Location: Plant Genetic Resources Research2009 Annual Report
1a. Objectives (from AD-416)
1. Strategically expand the genetic diversity in genebank collections and the quality and quantity of associated information for priority cold hardy grape, tart cherry, and apples and their wild relatives. 2. Conserve and regenerate priority cold hardy grape, tart cherry, and apple genetic resources efficiently and effectively, and distribute samples and associated information worldwide. 3. Strategically characterize ("genotype") and evaluate ("phenotype") priority cold hardy grape, tart cherry, and apple genetic resources for molecular markers and highly heritable horticultural and morphological traits.
1b. Approach (from AD-416)
The objectives of this project will be met by: a) Surveying existing domestic and international collections of Vitis, Malus, and Prunus (tetraploid cherry) to identify material that would refine and fill gaps in NPGS collections; b) acquiring new accessions of wild species and heirloom cultivars, and as appropriate, genetic stocks of apple, cold-hardy grape, and tart cherry that have been extensively characterized genetically; c) enlisting genetic marker and other information to refine the holdings of the preceding priority genera by de-accessioning materials that are misidentified or unnecessarily redundant; d) conserving, regenerating, and distributing cold hardy grape, tart cherry, and apple genetic resources and associated information; e) backing up primary collections of cold hardy grape, tart cherry, and apples via nursery plantings, cryopreservation, and seed samples; f) developing and applying genetic markers for phylogenetic and genetic diversity analyses, emphasizing SSRs and sequence-based markers in cold hardy grape, tart cherry, and apples; g) generating SSR fingerprints for all priority accessions (ca. 5,000) of cold hardy grape, tart cherry, and apples and use them to determine the identity, diversity, phylogeny, and systematics of these genetic resources, and to enhance the effectiveness of genetic resource management; and h) incorporate characterization data into GRIN and other databases, and evaluating in collaborative research program, highly heritable traits of cold hardy grape, tart cherry, and apples according to CGC-approved descriptors, and incorporate data into GRIN and other databases. The primary link with users will be through Crop Germplasm Committees that define crop priorities for collection and evaluation.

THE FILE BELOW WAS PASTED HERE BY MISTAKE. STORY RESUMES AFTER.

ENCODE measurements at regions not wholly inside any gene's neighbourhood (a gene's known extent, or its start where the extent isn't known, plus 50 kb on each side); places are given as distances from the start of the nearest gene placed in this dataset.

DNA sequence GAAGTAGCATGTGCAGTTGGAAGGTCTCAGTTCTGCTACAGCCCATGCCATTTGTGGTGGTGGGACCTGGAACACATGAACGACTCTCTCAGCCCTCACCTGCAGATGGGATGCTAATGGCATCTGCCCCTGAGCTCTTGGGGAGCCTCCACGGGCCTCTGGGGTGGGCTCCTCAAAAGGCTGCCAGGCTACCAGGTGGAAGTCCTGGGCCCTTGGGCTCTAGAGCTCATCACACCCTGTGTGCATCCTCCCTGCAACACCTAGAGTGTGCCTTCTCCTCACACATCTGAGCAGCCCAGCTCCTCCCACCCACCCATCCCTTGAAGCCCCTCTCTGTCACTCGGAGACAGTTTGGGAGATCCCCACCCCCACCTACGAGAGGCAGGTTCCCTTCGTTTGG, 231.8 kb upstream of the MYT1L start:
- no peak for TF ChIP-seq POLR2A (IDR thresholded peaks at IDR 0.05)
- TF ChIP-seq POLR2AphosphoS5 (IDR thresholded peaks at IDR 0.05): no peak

3. Progress Report